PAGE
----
Temperature trend viewer

Combined GMST trend viewer.

In a few posts I have been showing plots of all possible trends that you could calculate from global temperature time series, with some emphasis on statistical significance. The original post just showed trends; the next showed trends that lacked statistical significance in faded colors, and then I tried to show more detail with plots of confidenced limits and t-statistics. In the current calculation, a Quenouille adjustment for significance levels is made for autocorrelation.

The plots are available for various land, ocean and combined datasets. I added SST at some stage, and the various gadget capabilities improved. There are some similar posts with special datasets.
Update -  I have recently implemented an automatic data updating scheme, described here. It runs every week.

I did some more programming to allow a fuller set of summary statistics when you click on the main plot. So I thought it was a good time to gather the various facilities in a single plot, since they use the same dataset.

Here is a brief summary of the things you can do:
  • You can choose from 11 datasets (right buttons)
  • You can choose time periods - this shows the same data on an enlarged scale for shorter recent periods
  • You can select the variable to display - just trend, trend with significance marked, or the upper or lower confidence limit (CI), or the t-statistic, which is the ratio of the calculated trend to its standard error.
  • With each dataset selection, a graph of the time series appears top right. There are two balls, blue and red, indicating the ends of the selected trend period (showing the trend). You can click on the red and blue bars to change this selection; there are also nudgers at each corner of the plot.
  • The triangle plot has the start of the trend period on the y-axis, and the end on the left. You can click on any point to show details. These appear next to the plot on the right, and the time series plot will update to show the trend.
  • At the bottom right is a url which incorporates the current state. You can copy it to use as a link; it will bring up the post with the selections as you had them when you copied.
I'll briefly discuss some of the scientific/technical issues below the plot, but the main discussion is in the posts linked above. Here is the plot:

You'll notice that the colors are mainly rainbow, with some added gray/browns for significant levels. These include trends 0 and 1.7 °C/century - the latter represents a kind of recent average useful as a visual marker. On t-statistics I've colored 1.96 and -1.96, as the 95% significance levels.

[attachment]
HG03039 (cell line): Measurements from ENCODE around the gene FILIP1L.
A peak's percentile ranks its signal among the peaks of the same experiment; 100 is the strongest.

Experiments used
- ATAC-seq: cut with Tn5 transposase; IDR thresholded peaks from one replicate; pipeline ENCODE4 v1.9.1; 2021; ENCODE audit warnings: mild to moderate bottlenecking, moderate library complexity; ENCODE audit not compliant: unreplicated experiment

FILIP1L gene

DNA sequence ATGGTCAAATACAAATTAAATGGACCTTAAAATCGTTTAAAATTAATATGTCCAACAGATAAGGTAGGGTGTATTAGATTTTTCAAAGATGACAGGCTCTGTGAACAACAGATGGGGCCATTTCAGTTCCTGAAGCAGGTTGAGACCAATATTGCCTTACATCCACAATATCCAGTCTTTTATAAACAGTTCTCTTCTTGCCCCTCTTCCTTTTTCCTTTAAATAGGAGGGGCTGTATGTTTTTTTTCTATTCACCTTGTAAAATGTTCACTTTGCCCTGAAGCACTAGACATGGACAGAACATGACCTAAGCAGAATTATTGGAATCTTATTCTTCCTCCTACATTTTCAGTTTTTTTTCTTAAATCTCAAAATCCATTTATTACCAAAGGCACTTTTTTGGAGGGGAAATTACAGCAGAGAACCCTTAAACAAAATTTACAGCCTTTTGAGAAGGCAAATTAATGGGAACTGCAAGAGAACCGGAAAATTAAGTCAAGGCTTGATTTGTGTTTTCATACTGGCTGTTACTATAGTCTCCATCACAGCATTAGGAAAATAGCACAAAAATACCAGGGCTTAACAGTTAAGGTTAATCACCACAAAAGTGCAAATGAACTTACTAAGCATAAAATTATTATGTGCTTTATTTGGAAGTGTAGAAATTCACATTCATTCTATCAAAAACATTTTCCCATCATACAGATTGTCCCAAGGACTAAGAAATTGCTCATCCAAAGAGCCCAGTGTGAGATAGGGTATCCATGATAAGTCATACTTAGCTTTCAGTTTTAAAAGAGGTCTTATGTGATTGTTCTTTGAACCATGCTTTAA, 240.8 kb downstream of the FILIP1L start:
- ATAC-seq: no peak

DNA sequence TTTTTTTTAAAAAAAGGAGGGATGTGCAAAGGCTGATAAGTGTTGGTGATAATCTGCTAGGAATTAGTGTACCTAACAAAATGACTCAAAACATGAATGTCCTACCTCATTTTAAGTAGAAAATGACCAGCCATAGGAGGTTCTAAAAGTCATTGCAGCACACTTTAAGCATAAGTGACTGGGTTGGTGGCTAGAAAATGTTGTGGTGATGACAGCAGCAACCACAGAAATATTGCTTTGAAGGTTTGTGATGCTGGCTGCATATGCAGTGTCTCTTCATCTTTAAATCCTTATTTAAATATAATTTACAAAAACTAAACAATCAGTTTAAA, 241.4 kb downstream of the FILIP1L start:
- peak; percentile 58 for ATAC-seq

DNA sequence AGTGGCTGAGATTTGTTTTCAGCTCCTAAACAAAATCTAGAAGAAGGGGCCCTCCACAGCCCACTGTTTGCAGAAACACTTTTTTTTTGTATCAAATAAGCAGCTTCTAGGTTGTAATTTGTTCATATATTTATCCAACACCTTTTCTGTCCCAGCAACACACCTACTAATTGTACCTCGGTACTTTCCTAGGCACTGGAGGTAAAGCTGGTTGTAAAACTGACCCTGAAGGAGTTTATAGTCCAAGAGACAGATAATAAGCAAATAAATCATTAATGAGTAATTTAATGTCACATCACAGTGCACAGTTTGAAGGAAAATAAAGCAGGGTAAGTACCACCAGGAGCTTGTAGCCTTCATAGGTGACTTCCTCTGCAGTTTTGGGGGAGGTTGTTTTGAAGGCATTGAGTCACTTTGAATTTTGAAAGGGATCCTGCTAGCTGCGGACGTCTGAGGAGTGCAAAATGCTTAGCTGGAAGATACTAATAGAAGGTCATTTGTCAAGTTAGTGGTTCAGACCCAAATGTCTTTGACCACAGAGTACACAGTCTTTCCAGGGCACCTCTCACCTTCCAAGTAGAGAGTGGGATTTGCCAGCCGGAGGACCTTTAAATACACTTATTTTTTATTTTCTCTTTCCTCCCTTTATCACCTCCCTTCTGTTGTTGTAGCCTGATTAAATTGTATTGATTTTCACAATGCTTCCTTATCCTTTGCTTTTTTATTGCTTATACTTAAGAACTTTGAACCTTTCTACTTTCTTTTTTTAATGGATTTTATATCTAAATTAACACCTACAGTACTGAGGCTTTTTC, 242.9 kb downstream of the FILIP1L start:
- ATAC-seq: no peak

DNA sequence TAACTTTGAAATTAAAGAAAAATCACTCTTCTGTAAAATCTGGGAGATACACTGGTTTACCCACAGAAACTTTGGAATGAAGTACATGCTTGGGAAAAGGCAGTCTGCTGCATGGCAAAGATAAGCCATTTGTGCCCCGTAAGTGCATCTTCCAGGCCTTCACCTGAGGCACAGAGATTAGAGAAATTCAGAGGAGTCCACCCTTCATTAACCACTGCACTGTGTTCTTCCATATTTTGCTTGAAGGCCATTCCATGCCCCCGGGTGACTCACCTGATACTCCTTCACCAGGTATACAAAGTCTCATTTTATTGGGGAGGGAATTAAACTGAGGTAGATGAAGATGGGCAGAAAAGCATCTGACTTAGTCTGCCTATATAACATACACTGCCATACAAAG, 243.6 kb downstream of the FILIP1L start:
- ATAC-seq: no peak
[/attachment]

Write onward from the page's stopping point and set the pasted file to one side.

There are 255 rainbow color levels - the legend shows a selection of representative values. The scales are non-linear; using an inverse tan mapping so that all possible values are within the color range.

The CI plots are useful for looking up whether a chosen level has been significantly exceeded (or under-run). People are often looking to see if some forecast level has been significantly deviated from, usually on the low side. To check, say, where the trend has been significantly less than 2°C/century, look at the lower CI plot and the corresponding color level. You'll notice that this plot has the zero level in a gray color; that corresponds to the border of significance in the "trend with significance" style plot.

The nudgers in the time series plot move the balls my a small amount, varying depending on how far from the center you click. Smallest jump is 1 pixel, and then by 2x steps to 16. The movements are:
  • Top left (blue) blue ball only
  • Top rightt (purple) both in parallel
  • Bottom left (gold) both in opposite direction
  • Bottom right (red) red ball only
As they move they show the new trend. The gold is useful for showing trends centred on a point in time; the pruple for trends of fixed length.

A note on performance - there are 264 images here, typically 50 Kb They are downloaded when first requested, so the page loads quite quickly, but if you request a lot of pictures, you may notice a slowdown, since they are held in memory.

I'll try to keep this version updated as new data comes in, and add new datasets as appropriate.